A lot of the people The Best Show celebrates actually live in that weird Venn diagram. Andrew Dice Clay is another example. There should be a reference list of people who began as send-ups of a character and just couldn’t get out of the bear trap and became the thing.
Maybe with me this ends with some giant laugh track machine alone as I watch the world crumble around me.
I’ve come to realize that the brain I’ve got, it sometimes doesn’t do me favors, but ultimately I’ll take it. I’d rather have this overly driven brain that won’t let me quit and makes me feel like a dog that won’t let go of a bone.
It’s how we learn. When you’re a kid, there’s a such a weird boilerplate of things you’re warned about. Strangers, drugs, bullies maybe. No parental figure properly puts into words that you’re going to make stupid decisions and have to live with them, and that’s not specific to just you. That’s what being a kid is. It’s those training wheels of trying to be the adult you want to be. It’s like, I’m a person who goes to concerts, I’m sixteen. The way you think you look when you’re sixteen versus when you see a sixteen year-old when you’re older.
They should be at home in a crib. What are you doing out and about pretending to be an adult?
Exactly. I do think in lieu of an officer coming to your school and warning you about the pitfalls of putting yourself out there, your book can now be the place where people will get those lessons.
Any time I give any advice, I know I’m giving it to myself at the same time. You’re right, though, parents warn you not to drink and drive, but they don’t warn you about the tiny, stupid things. There’s no guidance about that. “Hey, maybe if you go to a concert, just play it cool and act like you’ve been there before. Just see what other people are doing, read the room and act accordingly…” I never got any advice like that.
I think parents want to maintain the illusion that they’ve never screwed up for as long as possible. Which is pretty unhealthy probably…
Well yeah, it’s a total lie.
It’s a big lie!
It’s an enormous lie, where by omission they aren’t talking about the way they’ve screwed up over time, but it is funny, those are the things you’re completely on your own with.
You write about the time you spent working at the sheet music store, World Of Music, in Summit New Jersey. I loved reading about Jim, the owner.
He was, and still is, an uncle to me in terms of advice and worldview and even though he was just a maniac in certain ways, I love him to death. He taught me so much stuff.
There’s the story in the book about Jim losing his temper on a customer who perused for an hour and purchased two guitar picks, but are there any other stories of him that helped shape the way you saw the world?
I was just with him every day for years, because we worked at this store side by side. We just would laugh and laugh and try to get through the days. I believed in that store so much and got so much satisfaction from working there and seeing it succeed, it was just a special learning experience. I took all of those skills and brought them into writing and broadcasting. I learned more about professionalism and dedication from him and from my mother than anywhere else.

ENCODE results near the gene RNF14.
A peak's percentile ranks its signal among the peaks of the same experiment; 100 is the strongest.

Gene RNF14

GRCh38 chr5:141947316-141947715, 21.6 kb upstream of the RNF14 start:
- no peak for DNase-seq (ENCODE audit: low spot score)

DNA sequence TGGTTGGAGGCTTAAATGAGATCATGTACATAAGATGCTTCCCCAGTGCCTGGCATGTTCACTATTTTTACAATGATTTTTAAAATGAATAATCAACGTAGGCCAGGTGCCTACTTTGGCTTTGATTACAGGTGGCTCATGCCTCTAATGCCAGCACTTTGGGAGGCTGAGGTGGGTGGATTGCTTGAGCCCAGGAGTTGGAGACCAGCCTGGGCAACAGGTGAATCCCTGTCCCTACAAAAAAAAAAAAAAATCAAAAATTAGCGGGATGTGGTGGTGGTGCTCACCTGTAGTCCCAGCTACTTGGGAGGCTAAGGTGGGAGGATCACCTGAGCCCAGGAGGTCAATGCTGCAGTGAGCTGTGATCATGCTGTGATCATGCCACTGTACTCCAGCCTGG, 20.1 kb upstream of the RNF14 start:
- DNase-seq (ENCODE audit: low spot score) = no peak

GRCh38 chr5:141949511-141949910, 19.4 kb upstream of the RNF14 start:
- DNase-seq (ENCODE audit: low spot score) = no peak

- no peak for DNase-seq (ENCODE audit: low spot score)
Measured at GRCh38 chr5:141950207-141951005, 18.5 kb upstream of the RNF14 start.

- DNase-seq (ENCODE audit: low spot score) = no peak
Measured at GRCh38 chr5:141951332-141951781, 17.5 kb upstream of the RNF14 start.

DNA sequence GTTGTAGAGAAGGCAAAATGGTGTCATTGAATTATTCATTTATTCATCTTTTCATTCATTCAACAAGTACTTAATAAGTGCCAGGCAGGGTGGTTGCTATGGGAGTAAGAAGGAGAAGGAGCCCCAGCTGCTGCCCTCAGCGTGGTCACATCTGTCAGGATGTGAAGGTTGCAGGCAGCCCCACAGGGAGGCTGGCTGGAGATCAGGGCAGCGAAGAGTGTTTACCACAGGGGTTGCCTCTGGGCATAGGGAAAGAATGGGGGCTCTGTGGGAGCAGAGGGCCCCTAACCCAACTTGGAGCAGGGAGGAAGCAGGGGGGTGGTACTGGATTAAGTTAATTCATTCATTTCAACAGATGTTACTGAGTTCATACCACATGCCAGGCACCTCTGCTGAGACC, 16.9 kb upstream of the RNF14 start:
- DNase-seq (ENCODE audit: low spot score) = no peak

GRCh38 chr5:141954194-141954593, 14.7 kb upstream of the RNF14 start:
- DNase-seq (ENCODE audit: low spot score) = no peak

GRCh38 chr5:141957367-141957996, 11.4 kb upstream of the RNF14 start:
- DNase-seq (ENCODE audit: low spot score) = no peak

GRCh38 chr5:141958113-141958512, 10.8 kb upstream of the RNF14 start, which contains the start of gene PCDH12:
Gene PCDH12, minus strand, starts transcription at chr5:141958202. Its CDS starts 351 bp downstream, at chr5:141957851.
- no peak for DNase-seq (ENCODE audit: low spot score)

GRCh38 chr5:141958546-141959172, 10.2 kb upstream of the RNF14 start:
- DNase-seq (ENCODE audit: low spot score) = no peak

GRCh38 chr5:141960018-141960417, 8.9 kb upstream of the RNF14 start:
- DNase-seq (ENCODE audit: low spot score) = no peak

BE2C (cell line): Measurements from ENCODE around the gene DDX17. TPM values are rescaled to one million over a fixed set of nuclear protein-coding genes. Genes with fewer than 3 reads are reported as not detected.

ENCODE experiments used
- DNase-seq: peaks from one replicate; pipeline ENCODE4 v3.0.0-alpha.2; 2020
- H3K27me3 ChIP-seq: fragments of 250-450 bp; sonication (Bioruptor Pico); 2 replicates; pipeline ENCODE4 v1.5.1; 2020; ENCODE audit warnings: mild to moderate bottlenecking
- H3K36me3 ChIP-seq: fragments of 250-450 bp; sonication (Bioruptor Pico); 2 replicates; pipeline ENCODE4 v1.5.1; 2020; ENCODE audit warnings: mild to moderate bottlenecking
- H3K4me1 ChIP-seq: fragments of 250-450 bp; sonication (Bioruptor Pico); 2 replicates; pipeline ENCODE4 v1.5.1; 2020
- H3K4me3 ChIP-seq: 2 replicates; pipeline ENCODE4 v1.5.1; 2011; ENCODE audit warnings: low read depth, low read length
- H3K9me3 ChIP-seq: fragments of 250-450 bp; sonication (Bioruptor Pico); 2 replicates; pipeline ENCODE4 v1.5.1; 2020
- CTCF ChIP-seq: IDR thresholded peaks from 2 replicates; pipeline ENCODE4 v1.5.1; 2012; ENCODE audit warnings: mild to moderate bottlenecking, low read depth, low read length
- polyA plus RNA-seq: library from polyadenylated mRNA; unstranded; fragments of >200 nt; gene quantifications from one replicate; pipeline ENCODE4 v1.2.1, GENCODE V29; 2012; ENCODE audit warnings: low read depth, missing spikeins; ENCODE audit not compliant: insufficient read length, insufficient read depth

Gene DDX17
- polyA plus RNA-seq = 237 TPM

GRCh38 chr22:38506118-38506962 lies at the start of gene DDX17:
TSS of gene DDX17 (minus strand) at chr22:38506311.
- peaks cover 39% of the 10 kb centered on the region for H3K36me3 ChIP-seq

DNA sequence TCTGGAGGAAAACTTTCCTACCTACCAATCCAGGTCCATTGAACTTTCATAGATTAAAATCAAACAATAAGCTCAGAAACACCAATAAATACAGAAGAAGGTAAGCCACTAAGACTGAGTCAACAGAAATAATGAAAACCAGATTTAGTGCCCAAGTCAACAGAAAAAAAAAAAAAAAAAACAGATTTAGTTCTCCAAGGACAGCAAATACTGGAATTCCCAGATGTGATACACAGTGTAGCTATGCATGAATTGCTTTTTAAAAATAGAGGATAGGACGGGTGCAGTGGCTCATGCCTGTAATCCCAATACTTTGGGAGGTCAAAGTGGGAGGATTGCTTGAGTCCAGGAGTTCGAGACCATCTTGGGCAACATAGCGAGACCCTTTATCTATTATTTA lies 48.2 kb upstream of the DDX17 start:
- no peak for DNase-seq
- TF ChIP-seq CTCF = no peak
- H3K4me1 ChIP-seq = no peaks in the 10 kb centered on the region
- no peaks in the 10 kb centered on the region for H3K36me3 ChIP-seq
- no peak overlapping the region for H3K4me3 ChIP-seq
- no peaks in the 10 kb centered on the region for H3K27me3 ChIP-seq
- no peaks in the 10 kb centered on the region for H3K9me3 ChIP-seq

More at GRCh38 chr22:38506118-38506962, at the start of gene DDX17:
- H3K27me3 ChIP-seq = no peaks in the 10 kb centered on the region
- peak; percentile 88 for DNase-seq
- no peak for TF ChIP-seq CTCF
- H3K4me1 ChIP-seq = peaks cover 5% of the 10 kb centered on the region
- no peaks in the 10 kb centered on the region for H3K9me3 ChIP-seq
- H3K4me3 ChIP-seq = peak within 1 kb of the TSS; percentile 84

I find it interesting that even in the first places you decided to work, you still end up in the underdog of business. Working at a sheet music store rather than working at a record store…you don’t need to be paid hourly to learn how to listen to records.
No, I got every lesson I could get from going into record stores, I didn’t need to work at one.
That trajectory of going from a sheet music store when sheet music was very much out of fashion, into an unpaid position at a community radio station (WFMU), which is sort of like the sheet music store of radio stations; it wouldn’t be an enjoyable story if you didn’t land where you are now. If there is anyone taking advice from your experiences, it’s not about looking at every individual hardship and saying, let me look at this specific moment and ask “did this teach me anything? Is it just bad luck?” But rather ask if you can get past it and end up in a place where you can be happy and be surrounded by people you love and choose to be around. That’s the triumph and maybe it justifies why we have to go through anything.
I couldn’t say it any better. Why didn’t you write my book?
I’d like to spend a final moment talking about your Paul Simon music video pitch. The joy of a book like yours is that you fill it with as many stories as you can and different people will gravitate towards different parts and tell you which made them laugh the most, and your failed Paul Simon video pitch just made me laugh so hard. Because I can really see it. It stays with me.
Oh, I can watch that video with my eyes closed. I can’t even tell you what song it is, I think I just set it to “You Can Call Me Al” because I figured that version of Paul Simon deserves to get hit by a barrel, no offense to Graceland fans.
Would you mind walking me through it one more time?
Sure, it was going to be an OK Go style video, like for their song “This Too Shall Pass” with the giant Rube Goldberg machine. It’s really just one of the most impressive feats that’s ever been accomplished, that video. The video would start like that, then an oil drum goes rogue and bounces the wrong way and hits Paul Simon hard in the leg, and he hits the ground. It would all be in one shot, no cut-aways, he’s in agony, and there’s just this moment, this would have been the funniest part, too, this moment while he’s in pain before people are sure whether he needs help or not…that just speaks volumes about me, that I find that the funniest moment. That when you’re trying to figure out how bad a situation is. So he’s lying on the ground in pain, some people come around to help him, it’s not good. An ambulance pulls onto set and the camera follows him into the ambulance on the stretcher, and it would just go until the song ran out. That was my big pitch for a Paul Simon music video and shocker of shockers it did not get off the runway.
I mean, I think if anyone reading this wants to start the petition…there’s one last chance.
I’m ready. I would go and do it today. I would quit my job, I’d quit everything to go make that video. If they were like “Let’s shoot this video in the hottest of COVID hot zones, we’re gonna shoot it in Tampa,” I’d say “Let’s do it.”
Adam Schatz recommends (via Tom Scharpling)
Things that I’ve discovered through listening to Tom over the years
Trouble Boys, the big and wonderful book about the Replacements by Bob Mehr
Comedian Mary Houlihan and her very funny monthly zine that I currently pay $10/month for on Patreon
This video of when Lou Reed and Pavarotti performed “Perfect Day” together
Shout about what you love without remorse